Draft Definition, Prioritization Criteria, and Strategic Framework for Public Comment
Draft Definition of Comparative Effectiveness Research for the Federal Coordinating Council
Comparative effectiveness research is the conduct and synthesis of systematic research comparing different interventions and strategies to prevent, diagnose, treat and monitor health conditions. The purpose of this research is to inform patients, providers, and decision-makers, responding to their expressed needs, about which interventions are most effective for which patients under specific circumstances. To provide this information, comparative effectiveness research must assess a comprehensive array of health-related outcomes for diverse patient populations. Defined interventions compared may include medications, procedures, medical and assistive devices and technologies, behavioral change strategies, and delivery system interventions. This research necessitates the development, expansion, and use of a variety of data sources and methods to assess comparative effectiveness.
Draft Prioritization Criteria for Comparative Effectiveness Research
Threshold Minimal Criteria (i.e. must meet these to be considered)
The criteria for scientifically meritorious research and investments are:
Submit feedback to the Federal CER Council concerning the draft definition and prioritization criteria of comparative effectiveness research.
Draft Comparative Effectiveness Research Strategic Framework
The Federal Coordinating Council for Comparative Effectiveness Research (CER) was charged with coordinating comparative effectiveness research across the Federal government and making recommendations for priorities for the funds to be allocated by the Secretary of Health and Human Services. After completing the draft definition and criteria for prioritization of potential CER investments, the Council recognized the need to develop a strategic framework for CER activity and investments to categorize current activity, identify gaps, and inform decisions on high priority recommendations.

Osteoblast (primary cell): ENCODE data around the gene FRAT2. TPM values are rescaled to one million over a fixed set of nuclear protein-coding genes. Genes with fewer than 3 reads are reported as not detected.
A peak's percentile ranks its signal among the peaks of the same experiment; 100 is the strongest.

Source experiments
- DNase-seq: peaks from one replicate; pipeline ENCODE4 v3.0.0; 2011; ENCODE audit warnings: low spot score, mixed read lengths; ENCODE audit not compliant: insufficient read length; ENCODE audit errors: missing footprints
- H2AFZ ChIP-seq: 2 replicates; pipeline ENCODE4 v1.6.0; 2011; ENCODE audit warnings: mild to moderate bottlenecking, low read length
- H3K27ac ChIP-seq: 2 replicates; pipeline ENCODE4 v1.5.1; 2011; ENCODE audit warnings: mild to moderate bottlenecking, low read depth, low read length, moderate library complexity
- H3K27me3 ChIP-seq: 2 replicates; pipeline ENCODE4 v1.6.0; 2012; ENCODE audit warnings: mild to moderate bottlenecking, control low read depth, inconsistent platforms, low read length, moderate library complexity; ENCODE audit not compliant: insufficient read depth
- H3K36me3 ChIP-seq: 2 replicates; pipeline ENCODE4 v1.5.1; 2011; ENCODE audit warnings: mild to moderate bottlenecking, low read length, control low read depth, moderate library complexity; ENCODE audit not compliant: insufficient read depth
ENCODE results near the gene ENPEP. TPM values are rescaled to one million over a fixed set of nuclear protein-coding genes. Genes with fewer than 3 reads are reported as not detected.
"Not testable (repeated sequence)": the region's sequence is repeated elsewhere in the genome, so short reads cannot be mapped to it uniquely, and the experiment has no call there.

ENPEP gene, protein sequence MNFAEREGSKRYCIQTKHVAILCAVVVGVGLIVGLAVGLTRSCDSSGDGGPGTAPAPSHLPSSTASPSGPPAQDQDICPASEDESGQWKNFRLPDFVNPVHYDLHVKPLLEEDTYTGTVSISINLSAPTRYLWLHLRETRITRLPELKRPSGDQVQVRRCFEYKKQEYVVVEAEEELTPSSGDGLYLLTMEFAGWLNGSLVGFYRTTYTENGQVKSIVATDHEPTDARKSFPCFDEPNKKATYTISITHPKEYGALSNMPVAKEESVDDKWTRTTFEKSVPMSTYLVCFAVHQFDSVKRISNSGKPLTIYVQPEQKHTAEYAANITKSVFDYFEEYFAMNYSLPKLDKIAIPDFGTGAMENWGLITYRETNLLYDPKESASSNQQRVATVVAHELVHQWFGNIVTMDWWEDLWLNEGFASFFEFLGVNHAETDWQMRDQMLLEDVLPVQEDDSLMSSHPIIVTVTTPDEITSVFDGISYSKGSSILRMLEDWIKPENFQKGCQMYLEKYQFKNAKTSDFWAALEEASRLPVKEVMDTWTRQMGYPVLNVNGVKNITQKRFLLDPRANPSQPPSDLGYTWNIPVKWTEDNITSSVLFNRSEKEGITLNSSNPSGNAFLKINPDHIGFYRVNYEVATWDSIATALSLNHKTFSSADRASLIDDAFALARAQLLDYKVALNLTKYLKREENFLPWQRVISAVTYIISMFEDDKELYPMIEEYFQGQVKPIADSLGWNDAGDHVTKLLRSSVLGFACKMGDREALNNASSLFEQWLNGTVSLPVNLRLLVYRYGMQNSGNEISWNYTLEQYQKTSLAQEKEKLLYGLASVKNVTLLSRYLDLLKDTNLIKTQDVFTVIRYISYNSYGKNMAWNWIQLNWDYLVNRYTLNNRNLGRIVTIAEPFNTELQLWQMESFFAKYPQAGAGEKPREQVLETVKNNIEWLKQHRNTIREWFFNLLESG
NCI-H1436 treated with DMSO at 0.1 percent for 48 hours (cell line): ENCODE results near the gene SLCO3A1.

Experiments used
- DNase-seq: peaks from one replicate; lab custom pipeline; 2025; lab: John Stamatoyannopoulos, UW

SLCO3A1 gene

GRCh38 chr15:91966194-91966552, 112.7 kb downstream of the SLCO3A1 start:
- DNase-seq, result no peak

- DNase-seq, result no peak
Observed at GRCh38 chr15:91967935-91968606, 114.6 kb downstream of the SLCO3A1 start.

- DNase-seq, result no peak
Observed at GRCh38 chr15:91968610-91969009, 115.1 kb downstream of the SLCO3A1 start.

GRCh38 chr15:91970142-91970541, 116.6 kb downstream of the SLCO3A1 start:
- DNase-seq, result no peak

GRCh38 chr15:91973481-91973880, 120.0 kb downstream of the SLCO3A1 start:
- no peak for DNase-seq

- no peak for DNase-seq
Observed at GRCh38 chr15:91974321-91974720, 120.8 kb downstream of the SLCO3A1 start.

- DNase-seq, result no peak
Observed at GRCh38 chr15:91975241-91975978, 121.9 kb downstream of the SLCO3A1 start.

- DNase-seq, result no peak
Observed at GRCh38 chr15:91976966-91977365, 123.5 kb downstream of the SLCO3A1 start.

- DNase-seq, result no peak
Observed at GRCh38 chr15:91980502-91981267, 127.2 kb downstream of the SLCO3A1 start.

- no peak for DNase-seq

This framework represents a comprehensive, coordinated approach to CER priorities. It is intended to support immediate decisions for investment in CER priorities and to provide a comprehensive foundation for longer-term strategic decisions on CER priorities and the related infrastructure. At the framework’s core is responsiveness to expressed needs for comparative effectiveness research to inform health care decision-making by patients, clinicians, and others in the clinical and public health communities. The framework will be supported by detailed inventories of Federal CER activities and research/data infrastructure, and a priority setting approach. This organizing framework fosters consideration of the balance of activities and priority themes, focuses on the most pressing needs expressed by patients and clinicians, and allows identifying and addressing gaps in the current landscape of CER.
CER investments and activities can be grouped into four major categories:
Furthermore, investments or activities related to a specific theme can cut across these categories. The themes are cross-cutting since they may include research, human and scientific capital, CER data infrastructure, and/or translation/adoption. These themes could include: